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Forgotten Beasts of Eld by Patricia A. McKillip

Sybel, the beautiful great-granddaughter of the wizard Heald, has grown up on Eld Mountain with only the fantastic beasts summoned there by wizardry as companions. She cares nothing for humans until, when she is 16, a baby is brought for her to raise, a baby who awakens emotions that she has never known before.

But the baby is Tamlorn, the only son of King Drede, and, inevitably, Sybel becomes entangled in the human world of love, war and revenge – and only her beasts can save her from the ultimate destruction…
Patricia A. McKillip has been publishing fantasy novels for nearly forty-five years now, perhaps most famously The Riddle-Master of Hed; but her second novel, The Forgotten Beasts of Eld, is one of her longest lasting works. I saw Max Gladstone admiring it on Twitter, and given his tastes, took a look myself…

The Forgotten Beasts of Eld is one of those novels that feels like it is drawing on older, ancient forms of literature; like Poul Anderson’s Broken Sword before it, McKillip’s Forgotten Beasts of Eld has the feeling of a saga about it – although in terms of plot, it is perhaps more like a Greek tragedy. The opening of the novel sets the scene; it draws on a long heritage, the genealogy of characters, and a wider world. It also sets up the themes of the novel: agency, and specifically female agency; and the consequences of actions playing out over time. The whole feel is that of a saga, and McKillip embraces that kind of dramatic gravity, with stories within stories abounding, and hints of other stories yet again. The writing isn’t heavy handed, but it is weighty; a kind of gravitas, without being leaden or dull, but really brings out the magic.

This is a saga with a very close focus on Sybel, the woman who can call beasts who we meet through her father and grandfather at the start of the novel. The Forgotten Beasts of Eld is all about her as a woman and a wizard; at different times, McKillip focuses on each of these qualities, not to the exclusion of the other, but as complementary aspects of her character, driven by those around her. It’s an interesting novel in the way that McKillip doesn’t give us Sybel’s innermost emotions, much of the time; we see a lot of action, and the emotions of others, but there are parts of the book where we’re inferring Sybel’s feelings from her actions, and McKillip plays that very well.

The whole cast is incredibly human; they’re flawed, broken people, who are healed or hurt by turns, and The Forgotten Beasts of Eld is fascinating by the way our relationships with others are defined by our pasts. Hence, much of the book is defined by the relationships between Sybel, Coren, and Tamlorn; Coren delivers Tamlorn to Sybel as a baby, and returns later, and the complexity of that initial delivery plays out its consequences across the whole novel. McKillip even gives the beasts themselves fantastic characterisations; they’re rather more one-dimensional than the humans, but still brilliantly scintillating and really individual.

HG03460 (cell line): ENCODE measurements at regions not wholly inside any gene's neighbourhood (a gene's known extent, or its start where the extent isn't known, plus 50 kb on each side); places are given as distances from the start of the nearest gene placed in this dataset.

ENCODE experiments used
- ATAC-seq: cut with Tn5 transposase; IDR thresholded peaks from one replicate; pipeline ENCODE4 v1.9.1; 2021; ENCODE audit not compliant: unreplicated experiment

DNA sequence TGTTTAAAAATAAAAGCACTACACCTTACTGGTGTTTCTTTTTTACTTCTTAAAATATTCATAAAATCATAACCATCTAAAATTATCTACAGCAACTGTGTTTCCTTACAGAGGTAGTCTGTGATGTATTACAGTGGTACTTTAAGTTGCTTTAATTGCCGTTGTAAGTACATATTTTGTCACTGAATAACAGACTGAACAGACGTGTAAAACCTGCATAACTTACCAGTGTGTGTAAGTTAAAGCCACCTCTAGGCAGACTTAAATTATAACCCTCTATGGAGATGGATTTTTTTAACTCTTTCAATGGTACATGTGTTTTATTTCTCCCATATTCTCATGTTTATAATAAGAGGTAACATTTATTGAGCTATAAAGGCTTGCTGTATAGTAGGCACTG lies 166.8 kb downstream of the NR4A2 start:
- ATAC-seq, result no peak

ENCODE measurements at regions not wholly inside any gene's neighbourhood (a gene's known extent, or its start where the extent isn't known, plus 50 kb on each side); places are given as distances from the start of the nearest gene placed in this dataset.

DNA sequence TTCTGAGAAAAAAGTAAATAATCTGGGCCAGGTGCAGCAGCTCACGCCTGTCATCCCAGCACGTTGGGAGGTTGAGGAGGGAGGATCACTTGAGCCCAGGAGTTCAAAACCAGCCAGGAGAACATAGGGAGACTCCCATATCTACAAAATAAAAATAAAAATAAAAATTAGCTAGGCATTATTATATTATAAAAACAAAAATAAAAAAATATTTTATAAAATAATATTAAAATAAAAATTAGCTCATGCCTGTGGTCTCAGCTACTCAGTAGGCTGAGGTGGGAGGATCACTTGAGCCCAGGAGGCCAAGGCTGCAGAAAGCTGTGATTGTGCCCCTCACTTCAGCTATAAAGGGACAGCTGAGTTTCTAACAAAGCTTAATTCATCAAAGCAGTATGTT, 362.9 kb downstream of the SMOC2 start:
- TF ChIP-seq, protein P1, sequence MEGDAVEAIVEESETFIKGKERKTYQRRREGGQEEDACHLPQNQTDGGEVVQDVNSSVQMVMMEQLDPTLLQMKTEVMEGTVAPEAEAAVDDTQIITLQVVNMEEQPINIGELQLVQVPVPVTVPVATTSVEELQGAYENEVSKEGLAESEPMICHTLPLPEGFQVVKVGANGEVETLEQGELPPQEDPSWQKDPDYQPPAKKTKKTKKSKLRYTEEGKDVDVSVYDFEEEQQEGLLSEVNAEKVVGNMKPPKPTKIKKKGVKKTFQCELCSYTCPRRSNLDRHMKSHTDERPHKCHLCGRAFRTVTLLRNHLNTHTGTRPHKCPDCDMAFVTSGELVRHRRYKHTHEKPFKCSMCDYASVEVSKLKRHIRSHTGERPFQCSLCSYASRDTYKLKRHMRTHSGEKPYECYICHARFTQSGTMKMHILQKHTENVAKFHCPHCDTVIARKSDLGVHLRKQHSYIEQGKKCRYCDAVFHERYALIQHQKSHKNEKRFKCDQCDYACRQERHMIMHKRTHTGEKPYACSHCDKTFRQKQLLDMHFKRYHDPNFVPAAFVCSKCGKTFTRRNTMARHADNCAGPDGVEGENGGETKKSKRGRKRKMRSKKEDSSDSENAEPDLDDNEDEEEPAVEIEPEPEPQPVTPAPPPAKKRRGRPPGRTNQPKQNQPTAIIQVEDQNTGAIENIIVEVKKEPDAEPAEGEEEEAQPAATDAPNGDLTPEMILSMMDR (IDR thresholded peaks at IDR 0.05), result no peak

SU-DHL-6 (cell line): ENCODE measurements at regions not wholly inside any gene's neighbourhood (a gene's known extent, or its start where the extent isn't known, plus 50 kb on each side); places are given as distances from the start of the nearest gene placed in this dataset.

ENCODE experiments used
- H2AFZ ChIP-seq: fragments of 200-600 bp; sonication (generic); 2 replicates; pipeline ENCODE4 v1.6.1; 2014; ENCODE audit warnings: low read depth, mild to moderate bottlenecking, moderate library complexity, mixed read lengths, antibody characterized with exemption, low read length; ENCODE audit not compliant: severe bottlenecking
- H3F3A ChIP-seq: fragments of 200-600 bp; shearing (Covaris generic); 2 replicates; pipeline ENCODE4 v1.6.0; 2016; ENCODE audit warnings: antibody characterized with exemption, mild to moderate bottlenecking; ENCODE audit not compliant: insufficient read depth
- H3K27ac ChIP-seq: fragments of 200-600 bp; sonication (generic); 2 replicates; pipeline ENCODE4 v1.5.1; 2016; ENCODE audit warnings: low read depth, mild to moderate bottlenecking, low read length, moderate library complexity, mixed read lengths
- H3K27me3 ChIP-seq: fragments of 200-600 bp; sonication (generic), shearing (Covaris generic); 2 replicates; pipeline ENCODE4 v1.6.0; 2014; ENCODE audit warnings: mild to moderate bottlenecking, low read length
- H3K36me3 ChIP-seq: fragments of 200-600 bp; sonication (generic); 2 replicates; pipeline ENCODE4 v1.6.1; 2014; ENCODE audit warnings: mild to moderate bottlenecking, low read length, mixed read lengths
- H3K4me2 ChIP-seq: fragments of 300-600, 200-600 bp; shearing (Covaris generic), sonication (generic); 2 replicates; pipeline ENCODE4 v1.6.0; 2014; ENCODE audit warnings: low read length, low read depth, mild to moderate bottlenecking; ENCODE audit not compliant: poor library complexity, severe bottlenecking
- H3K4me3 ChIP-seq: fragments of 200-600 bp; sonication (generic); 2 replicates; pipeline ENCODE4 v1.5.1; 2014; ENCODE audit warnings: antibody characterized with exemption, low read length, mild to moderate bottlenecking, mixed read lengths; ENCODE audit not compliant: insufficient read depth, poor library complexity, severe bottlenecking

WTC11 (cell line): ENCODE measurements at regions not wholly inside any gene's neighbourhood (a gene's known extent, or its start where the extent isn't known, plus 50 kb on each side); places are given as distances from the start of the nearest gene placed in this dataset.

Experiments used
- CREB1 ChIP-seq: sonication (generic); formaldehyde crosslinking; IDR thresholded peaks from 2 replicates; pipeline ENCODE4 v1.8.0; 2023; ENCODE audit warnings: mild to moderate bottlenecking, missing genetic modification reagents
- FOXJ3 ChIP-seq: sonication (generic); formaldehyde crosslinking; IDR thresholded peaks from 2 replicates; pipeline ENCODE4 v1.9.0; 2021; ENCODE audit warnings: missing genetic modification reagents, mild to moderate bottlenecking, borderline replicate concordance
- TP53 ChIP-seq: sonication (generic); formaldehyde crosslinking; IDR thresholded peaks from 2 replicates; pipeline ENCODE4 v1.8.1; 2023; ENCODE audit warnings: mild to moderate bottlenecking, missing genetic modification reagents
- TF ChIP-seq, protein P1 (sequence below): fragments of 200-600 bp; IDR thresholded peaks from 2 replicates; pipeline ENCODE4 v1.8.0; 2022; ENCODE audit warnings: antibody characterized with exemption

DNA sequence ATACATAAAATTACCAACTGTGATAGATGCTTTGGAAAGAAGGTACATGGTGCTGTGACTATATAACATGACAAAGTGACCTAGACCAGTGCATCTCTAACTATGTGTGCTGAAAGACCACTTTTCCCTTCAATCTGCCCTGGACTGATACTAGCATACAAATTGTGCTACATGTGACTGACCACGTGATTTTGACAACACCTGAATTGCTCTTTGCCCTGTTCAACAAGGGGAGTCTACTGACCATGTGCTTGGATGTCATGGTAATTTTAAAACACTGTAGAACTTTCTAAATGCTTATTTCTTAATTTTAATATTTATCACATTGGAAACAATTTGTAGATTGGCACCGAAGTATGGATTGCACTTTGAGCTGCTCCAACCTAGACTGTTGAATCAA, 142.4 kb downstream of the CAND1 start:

The thing which really gives The Forgotten Beasts of Eld resonance more than forty years after it was published is its themes. There are two joint themes, of agency and its loss, and of the consequences of actions. The first one is explored from the very start of the book, with McKillip talking about wizards using their powers to call women to them for the purpose of childbearing; she doesn’t explicitly label this rape, but it’s very much there in the way she talks about it. The way the magic of calling people and controlling their will plays out across the novel makes the rape analogy stronger and more powerful as it goes on.

The other theme very much feels like it is approached in the same way as Greek tragedy; The Forgotten Beasts of Eld is all about consequences. McKillip loads a number of Chekov’s Guns across the course of the novel, but doesn’t fire them all; instead, she sets them up so each of them will fire the next, each triggering reactions from other characters who then trigger reactions again. There’s a feeling of inevitability about the events, although McKillip consistently plays with that, so some expected events don’t play out how one might expect.

There are flaws; The Forgotten Beasts of Eld ends incredibly neatly, with everything tied up, and the inevitability and messiness of the novel seems to vanish in a simple ending that McKillip deploys to make everyone happy and get their just desserts. Similarly, the plot has strained moments that it brushes over by concealment; how certain aspects of the story happen, how events come to pass, can be a little strained and under-explained, which leaves moments where the suspension of disbelief has to work that bit harder.

In the end though, suspending your disbelief in these moments is worth it; The Forgotten Beasts of Eld is a beautiful novel in which McKillip deals with hugely important themes with a deeply humane touch and magical prose.

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